they are not mutually exclusive (bizarre and logical inconsistence) and often work hand in hand.

      • wondering jew on June 12, 2015, 1:31 pm

        I don’t have the inclination to find the definition of bizarre at this moment and it’s not that important, but here we go

        very strange or unusual, especially so as to cause interest or amusement.
        “her bizarre dresses and outrageous hairdos”
        synonyms: strange, peculiar, odd, funny, curious, outlandish, outré, abnormal, eccentric, unconventional, unusual, unorthodox, queer, extraordinary;

        bizarre to me means out of left field, totally unexpected, this is not bizarre. it is totally expected. the use of the word says more about the writer than it does about beinart. the use of the word bizarre is bizarre.

      • johneill on June 13, 2015, 7:53 am

        yonah, you fail to take annie’s point that bizarre and logically inconsistent are not mutually exclusive terms. as to your reply, would you not say that logical inconsistency is ‘strange or unusual, especially so as to cause interest or amusement’? your supplied definition dovetails with beinart’s (bizarre/inconsistent) focus on the symptoms of oppression over the causes.
        that this logical inconsistency is totally expected is one more bizarre aspect of the marriage between liberalism and zionism.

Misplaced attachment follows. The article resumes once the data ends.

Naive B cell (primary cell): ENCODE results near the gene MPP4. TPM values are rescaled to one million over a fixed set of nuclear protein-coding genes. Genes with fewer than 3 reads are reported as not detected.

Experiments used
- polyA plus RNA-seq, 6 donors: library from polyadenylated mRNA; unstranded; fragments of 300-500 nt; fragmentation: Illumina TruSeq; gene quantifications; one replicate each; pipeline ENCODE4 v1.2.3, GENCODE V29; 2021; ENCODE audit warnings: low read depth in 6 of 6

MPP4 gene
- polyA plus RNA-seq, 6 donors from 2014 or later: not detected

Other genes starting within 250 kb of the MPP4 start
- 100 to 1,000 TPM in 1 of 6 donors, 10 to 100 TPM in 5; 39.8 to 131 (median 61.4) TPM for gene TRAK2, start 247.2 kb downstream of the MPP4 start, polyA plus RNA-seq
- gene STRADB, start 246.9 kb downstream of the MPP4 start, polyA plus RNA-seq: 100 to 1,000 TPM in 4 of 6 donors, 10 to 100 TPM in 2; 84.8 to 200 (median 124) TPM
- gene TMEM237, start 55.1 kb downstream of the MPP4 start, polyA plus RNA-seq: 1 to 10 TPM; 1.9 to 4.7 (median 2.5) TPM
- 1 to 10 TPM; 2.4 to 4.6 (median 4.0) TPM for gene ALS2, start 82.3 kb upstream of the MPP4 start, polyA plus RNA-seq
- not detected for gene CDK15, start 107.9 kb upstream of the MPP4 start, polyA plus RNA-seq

• Mooser on June 13, 2015, 11:16 am

        Yonah can always pull another pill from his bottomless bottle

      • annie on June 14, 2015, 9:11 pm

        bizarre to me means out of left field, totally unexpected

        it’s irrelevant what bizarre means to you yonah, what is relevant is the definition of bizarre. from your very own synonyms for bizarre that you chose (strange, peculiar, odd, curious) “logically inconsistent” would fit right in with any of these.

        here’s webster for bizarre

        a : odd, extravagant, or eccentric in style or mode
        b : involving sensational contrasts or incongruities

        it is certainly odd and incongruous to advocate targeting settlement products while NOT advocating targeting the very entity that supports and facilitates the settlements. it’s bizarre and logically incongruous and inconsistent.

        maybe you’re not aware of what the synonyms for inconsistent are. let me help you out: oh look, one of the synonyms is inconsistent is incongruous.

        and incongruous? oh look, one of the synonyms is inconsistent :

        see how circular this is yonah. it’s like the mad hatter’s tea party!

    • on June 12, 2015, 6:23 pm

      Beinart is totally irrational when it comes to Israel, like all the liberal Zionists. But the rest of the world is finally noticing this.

    • Brewer on June 13, 2015, 2:03 am